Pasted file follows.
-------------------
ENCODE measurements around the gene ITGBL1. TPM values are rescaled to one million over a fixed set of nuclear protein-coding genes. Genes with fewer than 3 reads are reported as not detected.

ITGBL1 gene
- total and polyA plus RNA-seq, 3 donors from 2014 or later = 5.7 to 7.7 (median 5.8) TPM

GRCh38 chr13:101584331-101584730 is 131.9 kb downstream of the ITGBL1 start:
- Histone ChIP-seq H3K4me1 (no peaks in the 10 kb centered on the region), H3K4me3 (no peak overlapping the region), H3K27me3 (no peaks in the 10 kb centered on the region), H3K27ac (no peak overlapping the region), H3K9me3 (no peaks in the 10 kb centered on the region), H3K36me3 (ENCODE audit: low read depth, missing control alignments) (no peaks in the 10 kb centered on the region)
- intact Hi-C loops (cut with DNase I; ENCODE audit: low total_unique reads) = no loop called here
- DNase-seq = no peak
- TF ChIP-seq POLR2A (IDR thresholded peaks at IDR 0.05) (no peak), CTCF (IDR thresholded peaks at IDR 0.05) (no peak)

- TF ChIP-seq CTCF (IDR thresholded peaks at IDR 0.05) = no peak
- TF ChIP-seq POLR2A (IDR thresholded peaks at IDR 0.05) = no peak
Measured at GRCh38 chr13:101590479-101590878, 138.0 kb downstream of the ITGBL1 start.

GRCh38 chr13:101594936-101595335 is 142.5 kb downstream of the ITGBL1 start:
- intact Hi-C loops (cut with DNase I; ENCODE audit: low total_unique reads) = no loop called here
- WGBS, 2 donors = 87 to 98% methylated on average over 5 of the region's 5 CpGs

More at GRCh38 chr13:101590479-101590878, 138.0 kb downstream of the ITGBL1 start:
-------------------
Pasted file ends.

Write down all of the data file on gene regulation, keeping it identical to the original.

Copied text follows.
ENCODE measurements around the gene ITGBL1. TPM values are rescaled to one million over a fixed set of nuclear protein-coding genes. Genes with fewer than 3 reads are reported as not detected.

ITGBL1 gene
- total and polyA plus RNA-seq, 3 donors from 2014 or later = 5.7 to 7.7 (median 5.8) TPM

GRCh38 chr13:101584331-101584730 is 131.9 kb downstream of the ITGBL1 start:
- Histone ChIP-seq H3K4me1 (no peaks in the 10 kb centered on the region), H3K4me3 (no peak overlapping the region), H3K27me3 (no peaks in the 10 kb centered on the region), H3K27ac (no peak overlapping the region), H3K9me3 (no peaks in the 10 kb centered on the region), H3K36me3 (ENCODE audit: low read depth, missing control alignments) (no peaks in the 10 kb centered on the region)
- intact Hi-C loops (cut with DNase I; ENCODE audit: low total_unique reads) = no loop called here
- DNase-seq = no peak
- TF ChIP-seq POLR2A (IDR thresholded peaks at IDR 0.05) (no peak), CTCF (IDR thresholded peaks at IDR 0.05) (no peak)

- TF ChIP-seq CTCF (IDR thresholded peaks at IDR 0.05) = no peak
- TF ChIP-seq POLR2A (IDR thresholded peaks at IDR 0.05) = no peak
Measured at GRCh38 chr13:101590479-101590878, 138.0 kb downstream of the ITGBL1 start.

GRCh38 chr13:101594936-101595335 is 142.5 kb downstream of the ITGBL1 start:
- intact Hi-C loops (cut with DNase I; ENCODE audit: low total_unique reads) = no loop called here
- WGBS, 2 donors = 87 to 98% methylated on average over 5 of the region's 5 CpGs

More at GRCh38 chr13:101590479-101590878, 138.0 kb downstream of the ITGBL1 start: